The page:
A wonderful moment came after asking the pilgrims to teach each other their sacred songs or chants. Saul, a Jew from the University of Edinburgh had just taught us a song in Hebrew and we walked down a rolling hill through pastures and into a little green valley, singing and singing. At the bottom of the hill, the two Muslims in our group, Fayaz and Adam came running up from behind, their eyes bright with something to share. It turned out that they recognized the tune! In fact, the exact tune of Saul’s Hebrew chant was one that they knew very well, but with different words and in Arabic. We sensed this deep sense of connection between these three as they discovered this common thread. And as if the story was made for a movie, Piyush, who is Hindu and originally from India, also recognized the tune as it was made popular by a famous musician who spans that part of the world. All of this spoke to the Oneness for which we were walking. The power of building relationships,  the practice of walking, prayer and singing. Even something as seemingly insignificant as the melody of a song pointed us to the reality that we all come from the One.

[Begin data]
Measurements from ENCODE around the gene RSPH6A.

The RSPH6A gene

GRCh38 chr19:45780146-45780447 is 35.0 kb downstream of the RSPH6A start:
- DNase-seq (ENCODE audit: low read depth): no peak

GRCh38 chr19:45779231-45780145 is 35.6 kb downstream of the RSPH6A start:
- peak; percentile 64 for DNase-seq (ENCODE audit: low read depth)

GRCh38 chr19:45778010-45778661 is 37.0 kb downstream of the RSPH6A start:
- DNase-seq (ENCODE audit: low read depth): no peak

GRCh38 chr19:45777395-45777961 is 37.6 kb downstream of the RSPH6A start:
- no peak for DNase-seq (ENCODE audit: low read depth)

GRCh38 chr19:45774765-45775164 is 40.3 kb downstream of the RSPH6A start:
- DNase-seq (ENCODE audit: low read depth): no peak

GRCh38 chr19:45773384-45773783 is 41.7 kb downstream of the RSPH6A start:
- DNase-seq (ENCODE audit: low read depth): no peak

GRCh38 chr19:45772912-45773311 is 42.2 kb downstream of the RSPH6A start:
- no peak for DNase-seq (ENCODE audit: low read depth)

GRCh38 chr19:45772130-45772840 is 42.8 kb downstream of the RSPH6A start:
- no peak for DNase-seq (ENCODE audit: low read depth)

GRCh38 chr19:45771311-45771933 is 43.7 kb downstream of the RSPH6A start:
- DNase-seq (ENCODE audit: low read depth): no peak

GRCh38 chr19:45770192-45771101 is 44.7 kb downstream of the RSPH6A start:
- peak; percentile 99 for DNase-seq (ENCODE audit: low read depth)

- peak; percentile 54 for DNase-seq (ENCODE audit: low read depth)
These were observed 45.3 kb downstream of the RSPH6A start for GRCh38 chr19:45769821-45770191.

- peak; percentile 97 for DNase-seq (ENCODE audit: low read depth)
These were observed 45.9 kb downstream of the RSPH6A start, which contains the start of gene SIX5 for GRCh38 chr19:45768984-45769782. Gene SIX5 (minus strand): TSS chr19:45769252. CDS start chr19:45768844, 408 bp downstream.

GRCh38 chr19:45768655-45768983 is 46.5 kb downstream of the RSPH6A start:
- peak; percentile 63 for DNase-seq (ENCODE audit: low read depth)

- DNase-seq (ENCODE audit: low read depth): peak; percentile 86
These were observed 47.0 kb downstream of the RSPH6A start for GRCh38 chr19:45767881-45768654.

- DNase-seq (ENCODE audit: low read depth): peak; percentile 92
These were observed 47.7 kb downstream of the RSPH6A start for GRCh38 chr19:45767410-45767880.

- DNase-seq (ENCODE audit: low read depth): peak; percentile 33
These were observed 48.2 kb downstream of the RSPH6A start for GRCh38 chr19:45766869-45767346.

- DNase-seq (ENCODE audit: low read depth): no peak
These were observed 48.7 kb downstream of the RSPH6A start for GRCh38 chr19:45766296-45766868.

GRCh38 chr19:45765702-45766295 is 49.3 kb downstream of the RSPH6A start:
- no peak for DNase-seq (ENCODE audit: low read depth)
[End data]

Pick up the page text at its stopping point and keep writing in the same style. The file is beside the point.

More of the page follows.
After a few weeks the pilgrims sent in their learnings from the Peace pilgrimage:

‘….One part of the profound impact the pilgrimage had on me was realizing that I can fall deeply in love with a range of faith traditions without compromising my Christian faith. Prior to the pilgrimage I questioned whether it was possible to go beyond coexisting with multiple traditions, to a place of experiencing and loving other traditions, without watering them all down.  My answer came our first day on the Camino as our entire group engaged in salat.  Throughout the week the answer came again and again with a resounding YES!’

‘….. One of my biggest take aways, however, is my restored belief in the possibility of change. The other group members, who in their own ways are all thoughtful, compassionate, caring people dedicated to working for peace, reminded me that when we come together and actually listen to one other, great things are possible.’

the way

the way

‘….I had this notion that Christianity (or at least the versions of Presbyterianism with which I have been associated) was missing vital practices confirmed, as I looked at those around me engaged in deep personal and corporate practices.  I am encouraged to try and cultivate this within folks of my tradition.’

‘….what I wasn’t prepared for was the depth of those emotions and the reality of those experiences. That they had the power to transform oneself.’

‘….I realised that I am a very reserved person, and this has had a large impact on me. I would like to be much more open. This is something that I pledged to do at the Newell’s flat on the last day: to be more truthful with others in my life. I am going to try to speak my mind much more often, and tell people who I love that I love them! Also, I definitely rediscovered my singing voice!’